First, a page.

Childhood obesity panel: 40 million kids under 5 overweight

Childhood obesity panel: 40 million kids under 5 overweight

Childhood obesity can have a direct negative effect on educational development, quite apart from posing economic hardship and physical and mental health consequences.

It said Libya, Egypt, Morocco, Algeria, Tunisia and Botswana had the highest percentage of overweight children among African countries.

Despite the risks, progress in tackling childhood obesity has been slow and inconsistent, according to the report. The report also urged the promotion of physical activities with comprehensive programmes that reduced sedentary behaviours in children and adolescents.

"Increased political commitment is needed to tackle the global challenge of childhood overweight and obesity". In a news conference, commission cochair Peter Gluckman called childhood obesity "an exploding nightmare in the developing world".

"The WHO needs to work with governments to implement a wide range of measures that address the environmental causes of obesity and overweight, and help to give children the healthy start to life they deserve".

It warned that obesity "has the potential to negate numerous health benefits that have contributed to increased life expectancy".

It was also noted that any tax on sugar-sweetened drinks is likely to affect low-income families the most, and that these same low-incomes families who are at the highest risk of obesity.

The report points to children's environments, increasingly saturated with marking for unhealthy foods and non-alcoholic beverages, driven by globalization and urbanization, as a major factor in increasing obesity around the world.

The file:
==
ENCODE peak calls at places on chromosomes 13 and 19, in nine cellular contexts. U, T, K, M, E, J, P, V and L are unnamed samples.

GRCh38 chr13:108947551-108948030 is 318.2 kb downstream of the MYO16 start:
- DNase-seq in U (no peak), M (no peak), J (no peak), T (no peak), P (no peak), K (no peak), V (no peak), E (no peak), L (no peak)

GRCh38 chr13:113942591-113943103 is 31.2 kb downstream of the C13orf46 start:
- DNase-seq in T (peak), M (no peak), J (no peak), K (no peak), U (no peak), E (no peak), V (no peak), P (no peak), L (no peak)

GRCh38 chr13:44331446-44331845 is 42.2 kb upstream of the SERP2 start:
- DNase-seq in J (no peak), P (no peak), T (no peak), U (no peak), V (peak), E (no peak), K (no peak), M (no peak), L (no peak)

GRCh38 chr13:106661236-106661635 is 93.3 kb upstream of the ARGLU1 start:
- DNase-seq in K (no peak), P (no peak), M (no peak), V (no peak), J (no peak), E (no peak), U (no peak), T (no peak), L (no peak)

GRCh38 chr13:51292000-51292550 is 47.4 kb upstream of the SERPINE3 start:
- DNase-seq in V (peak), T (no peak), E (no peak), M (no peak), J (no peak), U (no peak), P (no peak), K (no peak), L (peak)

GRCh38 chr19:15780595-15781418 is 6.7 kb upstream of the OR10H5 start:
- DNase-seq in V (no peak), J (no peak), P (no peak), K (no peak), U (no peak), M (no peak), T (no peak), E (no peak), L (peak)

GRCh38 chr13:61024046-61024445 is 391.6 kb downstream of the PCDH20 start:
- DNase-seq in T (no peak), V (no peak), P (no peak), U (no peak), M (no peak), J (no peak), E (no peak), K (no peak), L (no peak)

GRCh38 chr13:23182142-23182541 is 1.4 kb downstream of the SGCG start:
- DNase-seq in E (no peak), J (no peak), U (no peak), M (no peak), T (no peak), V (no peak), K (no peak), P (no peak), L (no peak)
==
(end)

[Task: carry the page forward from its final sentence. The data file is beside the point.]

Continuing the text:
The number of unhealthily heavy children stood at 31 million in 1990, amounting to 4.8 per cent.

The report notes that "low physical activity is rapidly becoming the social norm in most countries".

The number of obese or overweight children under five doubled in the developing world from 7.5 million in 1990 to 15.5 million past year and nearly half of those children were in Asia.

A graphic showing a carrot and an apple. In addition to promoting breastfeeding for infants and promulgating guidelines for healthful eating, governments should implement an "effective tax on sugar-sweetened beverages" to reduce their consumption by children and adolescents, the report says.

A graphic showing a football.

A graphic showing a woman preparing food.

A graphic showing a school building.

According to the World Health Organization (WHO), the greatest increase in obese children occurs in low- and middle-income countries.

Who alerted that obesity endemic could actually reverse the health gains of last decades. It also proposed restricted marketing of unhealthy food and drink and a standardised global nutrient labelling system that would be simple and understandable to all.

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